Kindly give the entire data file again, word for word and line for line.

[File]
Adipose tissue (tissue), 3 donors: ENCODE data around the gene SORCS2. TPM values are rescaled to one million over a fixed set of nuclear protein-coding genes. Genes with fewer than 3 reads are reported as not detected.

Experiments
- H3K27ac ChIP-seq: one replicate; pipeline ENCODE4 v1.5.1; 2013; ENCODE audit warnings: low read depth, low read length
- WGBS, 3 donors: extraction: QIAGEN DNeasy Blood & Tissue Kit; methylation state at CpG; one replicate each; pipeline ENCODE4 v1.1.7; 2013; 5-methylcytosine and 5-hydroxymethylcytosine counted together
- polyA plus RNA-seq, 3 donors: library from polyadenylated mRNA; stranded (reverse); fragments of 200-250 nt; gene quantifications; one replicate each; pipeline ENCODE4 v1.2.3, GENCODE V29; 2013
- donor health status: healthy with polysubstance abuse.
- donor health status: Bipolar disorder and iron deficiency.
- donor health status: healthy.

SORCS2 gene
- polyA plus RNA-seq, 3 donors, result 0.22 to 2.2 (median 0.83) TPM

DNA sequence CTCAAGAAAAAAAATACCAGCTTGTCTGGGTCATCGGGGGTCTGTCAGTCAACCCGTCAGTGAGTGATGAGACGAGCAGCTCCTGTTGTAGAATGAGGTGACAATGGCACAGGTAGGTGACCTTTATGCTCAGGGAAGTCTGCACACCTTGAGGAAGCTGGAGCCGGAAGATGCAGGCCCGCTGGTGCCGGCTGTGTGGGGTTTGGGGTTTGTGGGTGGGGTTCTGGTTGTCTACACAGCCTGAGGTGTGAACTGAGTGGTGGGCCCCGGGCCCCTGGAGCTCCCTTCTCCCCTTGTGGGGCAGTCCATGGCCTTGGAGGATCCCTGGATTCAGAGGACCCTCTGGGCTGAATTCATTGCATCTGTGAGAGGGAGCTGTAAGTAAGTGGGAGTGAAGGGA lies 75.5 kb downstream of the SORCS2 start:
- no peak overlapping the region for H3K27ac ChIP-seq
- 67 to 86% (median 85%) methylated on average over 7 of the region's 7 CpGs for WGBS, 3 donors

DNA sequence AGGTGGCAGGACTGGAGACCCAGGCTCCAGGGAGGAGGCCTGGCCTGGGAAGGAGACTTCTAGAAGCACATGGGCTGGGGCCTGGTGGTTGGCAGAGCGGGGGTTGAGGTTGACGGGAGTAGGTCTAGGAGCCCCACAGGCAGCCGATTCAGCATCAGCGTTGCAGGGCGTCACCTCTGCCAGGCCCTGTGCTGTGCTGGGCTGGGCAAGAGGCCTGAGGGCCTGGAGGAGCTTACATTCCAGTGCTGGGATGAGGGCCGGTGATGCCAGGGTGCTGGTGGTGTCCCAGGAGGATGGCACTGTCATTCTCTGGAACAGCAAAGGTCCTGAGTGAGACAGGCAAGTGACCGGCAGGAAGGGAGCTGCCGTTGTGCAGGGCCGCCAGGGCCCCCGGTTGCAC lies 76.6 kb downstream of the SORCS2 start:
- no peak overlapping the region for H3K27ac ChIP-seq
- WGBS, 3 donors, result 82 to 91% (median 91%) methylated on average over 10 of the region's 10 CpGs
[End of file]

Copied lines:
Adipose tissue (tissue), 3 donors: ENCODE data around the gene SORCS2. TPM values are rescaled to one million over a fixed set of nuclear protein-coding genes. Genes with fewer than 3 reads are reported as not detected.

Experiments
- H3K27ac ChIP-seq: one replicate; pipeline ENCODE4 v1.5.1; 2013; ENCODE audit warnings: low read depth, low read length
- WGBS, 3 donors: extraction: QIAGEN DNeasy Blood & Tissue Kit; methylation state at CpG; one replicate each; pipeline ENCODE4 v1.1.7; 2013; 5-methylcytosine and 5-hydroxymethylcytosine counted together
- polyA plus RNA-seq, 3 donors: library from polyadenylated mRNA; stranded (reverse); fragments of 200-250 nt; gene quantifications; one replicate each; pipeline ENCODE4 v1.2.3, GENCODE V29; 2013
- donor health status: healthy with polysubstance abuse.
- donor health status: Bipolar disorder and iron deficiency.
- donor health status: healthy.

SORCS2 gene
- polyA plus RNA-seq, 3 donors, result 0.22 to 2.2 (median 0.83) TPM

DNA sequence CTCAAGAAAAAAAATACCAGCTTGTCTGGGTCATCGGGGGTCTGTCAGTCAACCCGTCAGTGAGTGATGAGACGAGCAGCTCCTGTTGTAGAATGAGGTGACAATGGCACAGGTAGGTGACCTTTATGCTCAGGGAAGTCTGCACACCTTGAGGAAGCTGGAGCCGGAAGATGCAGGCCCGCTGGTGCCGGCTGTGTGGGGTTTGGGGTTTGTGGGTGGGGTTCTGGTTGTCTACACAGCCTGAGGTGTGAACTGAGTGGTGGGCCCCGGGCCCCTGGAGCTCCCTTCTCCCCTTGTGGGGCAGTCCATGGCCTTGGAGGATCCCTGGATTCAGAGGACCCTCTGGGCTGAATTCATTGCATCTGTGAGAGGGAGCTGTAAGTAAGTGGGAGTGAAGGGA lies 75.5 kb downstream of the SORCS2 start:
- no peak overlapping the region for H3K27ac ChIP-seq
- 67 to 86% (median 85%) methylated on average over 7 of the region's 7 CpGs for WGBS, 3 donors

DNA sequence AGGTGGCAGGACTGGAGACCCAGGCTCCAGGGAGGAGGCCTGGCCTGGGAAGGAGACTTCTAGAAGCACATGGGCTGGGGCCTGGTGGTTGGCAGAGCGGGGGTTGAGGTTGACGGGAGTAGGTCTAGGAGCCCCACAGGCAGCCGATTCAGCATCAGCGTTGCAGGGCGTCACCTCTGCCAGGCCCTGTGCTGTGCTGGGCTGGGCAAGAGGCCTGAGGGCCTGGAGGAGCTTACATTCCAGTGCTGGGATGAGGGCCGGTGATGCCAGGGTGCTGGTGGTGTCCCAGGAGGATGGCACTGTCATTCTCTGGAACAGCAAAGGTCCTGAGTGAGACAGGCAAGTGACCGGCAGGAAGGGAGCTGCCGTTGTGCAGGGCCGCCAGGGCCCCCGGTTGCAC lies 76.6 kb downstream of the SORCS2 start:
- no peak overlapping the region for H3K27ac ChIP-seq
- WGBS, 3 donors, result 82 to 91% (median 91%) methylated on average over 10 of the region's 10 CpGs